In 1998, there was a big contingent of religious people that came from Saudi Arabia. They were mostly Muslim missionaries that preached Islam. I suppose they chose Albania given how poor of a county it was. These folks were relentless, and they worked day and night to try to convince Albanians that they should all convert to Islam. However, they did not get the results that they wanted because Albania was secular for fifty years under the communist regime and its people were not entirely religious. I remember growing up we celebrated all the different religious holidays from Easter to Christmas and New Year’s. I was not brought up religious, so it did not occur to me that these folks were very serious about their mission.
My first encounter with them happened at my school lunch break where I was approached by three of them. They gave them two notebooks and a pen and told me that I would get more gifts if I joined their religion. I remember going home that day and leaving the gifts in the apartment. The next day they all approached me as I was leaving school and asked me where the gifts were. I told them I left them home because they were gifts. After inquiring whether I would join their religion, they started to threaten me because I told them I was not interested. A block away from my apartment building they finally caught up to me and started beating me with their fists. Thank goodness for my 5th floor neighbor who saw me and came to intervene because otherwise I would have ended up in the hospital.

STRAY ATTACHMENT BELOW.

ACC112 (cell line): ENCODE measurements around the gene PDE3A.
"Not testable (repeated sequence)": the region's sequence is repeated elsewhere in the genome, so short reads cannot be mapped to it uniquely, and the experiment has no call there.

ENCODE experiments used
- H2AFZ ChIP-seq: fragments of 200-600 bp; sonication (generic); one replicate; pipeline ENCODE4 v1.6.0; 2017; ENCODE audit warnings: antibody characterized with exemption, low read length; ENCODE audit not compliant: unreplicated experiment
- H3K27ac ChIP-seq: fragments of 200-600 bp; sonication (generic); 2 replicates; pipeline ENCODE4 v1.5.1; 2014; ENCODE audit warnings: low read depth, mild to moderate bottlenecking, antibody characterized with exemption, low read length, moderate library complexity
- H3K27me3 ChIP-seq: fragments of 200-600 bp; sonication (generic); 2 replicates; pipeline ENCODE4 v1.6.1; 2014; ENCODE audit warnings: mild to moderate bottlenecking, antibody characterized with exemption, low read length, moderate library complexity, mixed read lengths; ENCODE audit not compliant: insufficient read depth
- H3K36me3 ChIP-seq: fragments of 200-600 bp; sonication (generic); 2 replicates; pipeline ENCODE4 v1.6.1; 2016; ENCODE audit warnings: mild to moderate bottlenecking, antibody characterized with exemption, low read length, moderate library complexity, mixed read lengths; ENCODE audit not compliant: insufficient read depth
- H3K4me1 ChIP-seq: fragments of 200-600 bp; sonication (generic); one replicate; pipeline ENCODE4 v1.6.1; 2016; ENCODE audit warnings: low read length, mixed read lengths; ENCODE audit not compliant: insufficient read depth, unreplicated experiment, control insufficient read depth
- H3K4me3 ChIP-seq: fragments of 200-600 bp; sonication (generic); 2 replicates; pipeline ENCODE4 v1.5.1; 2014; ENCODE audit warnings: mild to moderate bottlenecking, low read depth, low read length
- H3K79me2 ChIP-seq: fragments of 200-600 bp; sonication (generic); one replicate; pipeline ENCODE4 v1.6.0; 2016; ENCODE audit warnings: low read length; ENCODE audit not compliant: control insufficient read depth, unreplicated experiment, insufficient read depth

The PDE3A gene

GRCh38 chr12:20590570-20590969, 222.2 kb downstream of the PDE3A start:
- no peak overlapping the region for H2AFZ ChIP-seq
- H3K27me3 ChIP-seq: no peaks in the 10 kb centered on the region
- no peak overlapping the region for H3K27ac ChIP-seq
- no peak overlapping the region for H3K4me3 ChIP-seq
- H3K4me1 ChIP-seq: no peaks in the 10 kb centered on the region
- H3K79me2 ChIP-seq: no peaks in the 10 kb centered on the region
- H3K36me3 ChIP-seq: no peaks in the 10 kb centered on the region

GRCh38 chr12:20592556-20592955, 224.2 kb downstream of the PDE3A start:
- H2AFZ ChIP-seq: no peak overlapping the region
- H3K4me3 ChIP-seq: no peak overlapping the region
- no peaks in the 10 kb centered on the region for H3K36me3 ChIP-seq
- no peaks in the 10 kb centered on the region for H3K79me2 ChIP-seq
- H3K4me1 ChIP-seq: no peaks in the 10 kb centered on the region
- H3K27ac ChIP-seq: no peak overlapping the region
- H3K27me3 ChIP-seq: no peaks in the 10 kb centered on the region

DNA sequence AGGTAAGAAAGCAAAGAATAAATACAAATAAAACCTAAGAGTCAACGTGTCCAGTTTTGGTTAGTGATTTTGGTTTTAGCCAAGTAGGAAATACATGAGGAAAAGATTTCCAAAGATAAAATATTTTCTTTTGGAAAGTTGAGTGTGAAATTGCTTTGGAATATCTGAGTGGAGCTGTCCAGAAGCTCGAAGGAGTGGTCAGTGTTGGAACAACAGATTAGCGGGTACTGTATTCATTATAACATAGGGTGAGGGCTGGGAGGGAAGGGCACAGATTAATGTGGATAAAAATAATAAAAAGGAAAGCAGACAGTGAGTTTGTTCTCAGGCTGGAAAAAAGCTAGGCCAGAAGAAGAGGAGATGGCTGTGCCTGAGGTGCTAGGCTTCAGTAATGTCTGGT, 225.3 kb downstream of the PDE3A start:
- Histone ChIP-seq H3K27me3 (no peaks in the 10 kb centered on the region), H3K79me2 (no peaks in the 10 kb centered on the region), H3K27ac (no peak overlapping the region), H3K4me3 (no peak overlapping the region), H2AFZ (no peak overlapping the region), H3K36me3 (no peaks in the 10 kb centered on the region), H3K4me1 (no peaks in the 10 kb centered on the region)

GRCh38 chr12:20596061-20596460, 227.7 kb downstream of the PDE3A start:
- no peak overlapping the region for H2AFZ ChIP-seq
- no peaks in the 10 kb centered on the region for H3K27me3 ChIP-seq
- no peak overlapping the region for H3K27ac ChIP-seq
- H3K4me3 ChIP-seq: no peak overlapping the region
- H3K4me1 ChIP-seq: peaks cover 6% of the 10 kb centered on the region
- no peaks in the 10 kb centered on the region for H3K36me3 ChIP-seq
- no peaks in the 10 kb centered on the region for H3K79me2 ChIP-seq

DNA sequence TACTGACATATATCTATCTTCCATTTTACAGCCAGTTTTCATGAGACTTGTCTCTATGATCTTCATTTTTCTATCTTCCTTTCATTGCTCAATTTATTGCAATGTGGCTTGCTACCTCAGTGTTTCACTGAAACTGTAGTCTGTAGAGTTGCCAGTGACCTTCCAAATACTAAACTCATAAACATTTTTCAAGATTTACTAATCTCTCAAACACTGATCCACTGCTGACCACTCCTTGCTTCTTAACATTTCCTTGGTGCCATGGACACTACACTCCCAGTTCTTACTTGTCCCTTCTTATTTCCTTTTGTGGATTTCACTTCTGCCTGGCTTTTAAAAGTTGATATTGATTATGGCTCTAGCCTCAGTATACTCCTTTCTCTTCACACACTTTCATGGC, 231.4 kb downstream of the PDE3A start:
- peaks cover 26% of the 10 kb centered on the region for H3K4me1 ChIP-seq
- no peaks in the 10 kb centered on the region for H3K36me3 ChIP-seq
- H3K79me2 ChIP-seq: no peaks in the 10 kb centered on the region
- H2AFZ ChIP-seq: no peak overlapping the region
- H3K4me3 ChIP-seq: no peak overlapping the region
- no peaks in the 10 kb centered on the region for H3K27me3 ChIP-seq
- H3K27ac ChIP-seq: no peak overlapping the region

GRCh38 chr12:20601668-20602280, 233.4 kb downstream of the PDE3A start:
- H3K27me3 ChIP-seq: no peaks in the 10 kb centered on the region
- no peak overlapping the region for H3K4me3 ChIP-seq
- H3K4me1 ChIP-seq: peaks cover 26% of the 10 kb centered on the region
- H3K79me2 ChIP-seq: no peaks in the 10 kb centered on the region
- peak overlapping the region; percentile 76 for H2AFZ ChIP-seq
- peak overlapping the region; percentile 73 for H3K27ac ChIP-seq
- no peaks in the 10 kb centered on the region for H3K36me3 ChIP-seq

A few days later, my dad woke up earlier than his routine and found an explosive right outside the door. He worked for the government so it was easy for him to dismantle the dynamite.
However, this was not the end of it. A week later we were away from the apartment and came home and found out that something had exploded by our doorstep. The neighbor said that he saw a bunch of bearded guys at our doorstep and when they left, a big blast was heard. He opened his door, and the material must have exploded leaving the front door in shambles. I remember dad spending a lot of money buying one of those heavy-duty security doors that had three heavy locks in them.
This was a harrowing event that shook me to the core. I was not sure I wanted to stay there anymore. Fearful for my life all I kept thinking about was how to escape my gloomy reality and leave everything behind. At school all I kept thinking was of a way to leave the country and my prayers were answered. My basketball team was invited to a basketball tournament in Chicago and all I had to do was pass the immigration interview at the US Embassy.
The date was July 3rd (if I am not mistaken). All ten of us went to the embassy to see if we could get visas to travel to the states. Out of ten players, only half the team had their visas approved. I was one of the lucky five! My father could not believe his eyes when I told him the news. He has tears in his eyes and choked up when I told him I was determined to go. All he kept saying was that I was too young for such a journey, but I did not budge. Three weeks later, I was on a plane to Chicago and never looked back ever since.
Links to Purchase Print Books
Buy Immigrant Life Print Edition at Amazon
Buy Immigrant Life Print Edition at Barnes and Noble
Have you read this book? Tell us what you thought! All information was provided by the author and not edited by us. This is so you get to know the author better.